There is a very real danger we are hobbling generations of potential artists, innovators and world leaders by gently battering their differences out of them.

This I get.

But the conflict is that to remain entirely academic about embracing neurodiversity, and to respect Autism by leaving it untouched and uncorrupted, is to condemn our children to remain  fearful, angst-ridden, shit-smearing, violent, vulnerable, malnourished, marginalised human islands.

While some people on the Autism Spectrum can identify, overcome and capitalise on their differences, most can not.
Without Speech Therapy, Occupational Therapy, behavioural education and a shit-hot education, Finian would still be a non-verbal, self-harming, nappy-wearing, mother-beating, sand-eating screaming ball of fury.
Now he is only some of those things, some of the time.
The rest of the time he is a cuddly, funny, energetic, bright, willful, glorious little boy who is loved without measure and lights up the world around him.

Is it not possible to cherish the positive aspects of Autism while working on limiting the traits that make life suck?
Surely this is not disrespectful to the autistic individual, and is actually just what we do as parents, whether raising special needs kids or neurotypical kids.

Throughout my life I have spent many happy hours torturing my sister Mary about being a professional fence-sitter. "Get off the fence and pick a side!" I'd yell while dismembering her Sindy dolls and drawing stubble on her Michael Jackson posters.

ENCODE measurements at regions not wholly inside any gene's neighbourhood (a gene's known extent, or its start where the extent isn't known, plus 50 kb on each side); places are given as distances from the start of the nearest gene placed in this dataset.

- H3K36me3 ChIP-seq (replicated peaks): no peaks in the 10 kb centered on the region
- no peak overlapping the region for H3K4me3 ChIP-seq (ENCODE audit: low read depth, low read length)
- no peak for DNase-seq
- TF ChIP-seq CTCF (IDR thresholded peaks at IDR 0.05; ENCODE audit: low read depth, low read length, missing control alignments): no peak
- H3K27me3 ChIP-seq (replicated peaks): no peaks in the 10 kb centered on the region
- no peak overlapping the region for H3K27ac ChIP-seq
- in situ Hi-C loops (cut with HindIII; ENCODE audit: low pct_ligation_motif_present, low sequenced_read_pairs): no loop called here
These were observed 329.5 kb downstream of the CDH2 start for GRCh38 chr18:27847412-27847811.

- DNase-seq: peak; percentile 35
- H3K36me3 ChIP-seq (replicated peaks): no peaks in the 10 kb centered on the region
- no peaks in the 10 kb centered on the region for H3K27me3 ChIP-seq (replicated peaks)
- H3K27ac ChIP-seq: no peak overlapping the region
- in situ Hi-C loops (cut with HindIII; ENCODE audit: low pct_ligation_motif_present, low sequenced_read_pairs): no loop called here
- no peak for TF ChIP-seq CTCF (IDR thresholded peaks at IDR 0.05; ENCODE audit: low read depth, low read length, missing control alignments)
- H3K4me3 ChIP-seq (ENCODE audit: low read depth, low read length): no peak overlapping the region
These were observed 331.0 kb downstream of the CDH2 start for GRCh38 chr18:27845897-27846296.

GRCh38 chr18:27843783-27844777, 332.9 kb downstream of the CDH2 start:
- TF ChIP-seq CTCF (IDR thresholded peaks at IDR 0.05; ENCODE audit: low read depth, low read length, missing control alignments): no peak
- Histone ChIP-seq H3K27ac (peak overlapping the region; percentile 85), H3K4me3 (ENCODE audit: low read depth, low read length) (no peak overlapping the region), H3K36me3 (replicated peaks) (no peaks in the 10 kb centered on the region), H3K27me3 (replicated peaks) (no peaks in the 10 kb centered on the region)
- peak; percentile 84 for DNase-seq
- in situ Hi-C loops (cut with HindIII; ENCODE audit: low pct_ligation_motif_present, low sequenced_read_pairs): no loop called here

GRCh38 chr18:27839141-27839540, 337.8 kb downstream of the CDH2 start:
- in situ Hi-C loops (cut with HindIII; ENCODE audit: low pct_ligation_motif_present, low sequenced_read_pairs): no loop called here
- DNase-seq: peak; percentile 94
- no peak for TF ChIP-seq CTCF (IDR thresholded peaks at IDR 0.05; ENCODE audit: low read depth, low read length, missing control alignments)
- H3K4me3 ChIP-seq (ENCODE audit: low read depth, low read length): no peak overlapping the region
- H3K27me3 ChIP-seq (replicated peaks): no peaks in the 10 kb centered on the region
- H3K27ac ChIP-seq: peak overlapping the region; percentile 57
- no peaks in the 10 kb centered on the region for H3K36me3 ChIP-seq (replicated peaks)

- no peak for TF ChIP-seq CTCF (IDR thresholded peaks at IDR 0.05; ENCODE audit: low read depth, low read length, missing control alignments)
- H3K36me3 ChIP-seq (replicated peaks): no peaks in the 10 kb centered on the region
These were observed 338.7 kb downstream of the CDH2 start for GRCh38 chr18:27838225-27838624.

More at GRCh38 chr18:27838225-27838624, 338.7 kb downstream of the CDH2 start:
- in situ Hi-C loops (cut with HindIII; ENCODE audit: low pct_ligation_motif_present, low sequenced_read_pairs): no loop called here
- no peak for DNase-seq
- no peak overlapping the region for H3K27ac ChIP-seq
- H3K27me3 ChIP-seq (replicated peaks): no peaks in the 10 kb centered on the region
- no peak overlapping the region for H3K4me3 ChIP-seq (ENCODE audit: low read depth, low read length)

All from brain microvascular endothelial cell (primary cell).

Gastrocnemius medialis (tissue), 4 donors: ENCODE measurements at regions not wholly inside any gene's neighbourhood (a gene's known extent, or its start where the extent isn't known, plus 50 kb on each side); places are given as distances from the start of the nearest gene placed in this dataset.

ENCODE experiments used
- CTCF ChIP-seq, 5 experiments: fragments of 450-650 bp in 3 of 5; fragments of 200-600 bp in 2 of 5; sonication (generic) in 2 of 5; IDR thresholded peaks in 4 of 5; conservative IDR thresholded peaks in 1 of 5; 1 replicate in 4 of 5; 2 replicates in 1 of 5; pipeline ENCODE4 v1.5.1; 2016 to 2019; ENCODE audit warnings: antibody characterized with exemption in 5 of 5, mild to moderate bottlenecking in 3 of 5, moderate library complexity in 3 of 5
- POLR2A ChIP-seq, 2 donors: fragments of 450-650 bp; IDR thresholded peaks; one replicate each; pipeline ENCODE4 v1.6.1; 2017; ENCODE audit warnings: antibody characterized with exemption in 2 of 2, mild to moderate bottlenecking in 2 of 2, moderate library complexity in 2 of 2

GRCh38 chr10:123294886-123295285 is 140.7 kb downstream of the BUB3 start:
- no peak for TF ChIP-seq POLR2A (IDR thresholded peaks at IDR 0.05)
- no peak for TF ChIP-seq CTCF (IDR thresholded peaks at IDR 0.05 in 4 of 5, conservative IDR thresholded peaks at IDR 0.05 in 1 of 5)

Now I'm beginning to see the wisdom of her ability not to be immediately polarized by a given issue and to be able to consider that there are usually many aspects to the same situation., and that none of these points of view are wrong...they are just different.
Not that I'll ever admit this to her, of course.

The hope of a bit of middle ground might be all that is needed to make room for everyone.
And Michael Jackson looked great with stubble.

My sister sitting on the fence.  True story. 

P.S  My oldest son is now in college, partying harder than is strictly necessary, but giving his full attention to a style of education that engages him. 
In your face, fruit flies! 

Sunday, April 5, 2015

Autism and the Good Stuff

Autism is  tough going.
I could fill many, many pages about the way it chews up your life and spits out grief, fear, isolation, exhaustion and depression.

But I have a trick up my sleeve (that sadly doesn't involve alcohol, medication or a one-way ticket to Barbados), that helps me to stand back and see the big picture.
Stand too close to the picture (and we all do, mostly because we're too damn tired to do anything else) and all you see are random, meaningless pixels that give you nothing more than a squint and a headache.
But step back just a little, and watch the dots join into a fabulous, breath-taking portrait.
And no need for eye patches or Panadol.

When I feel weighed down by still spoon-feeding a ten year old, or needing an assistance dog to take him for a walk, I think back to how he was a year ago, five years ago or even just six months ago.

When Finian was four he had no speech.  Now he has enough speech to get his needs met and, most importantly, to ask for his favourite flavour of Doritos.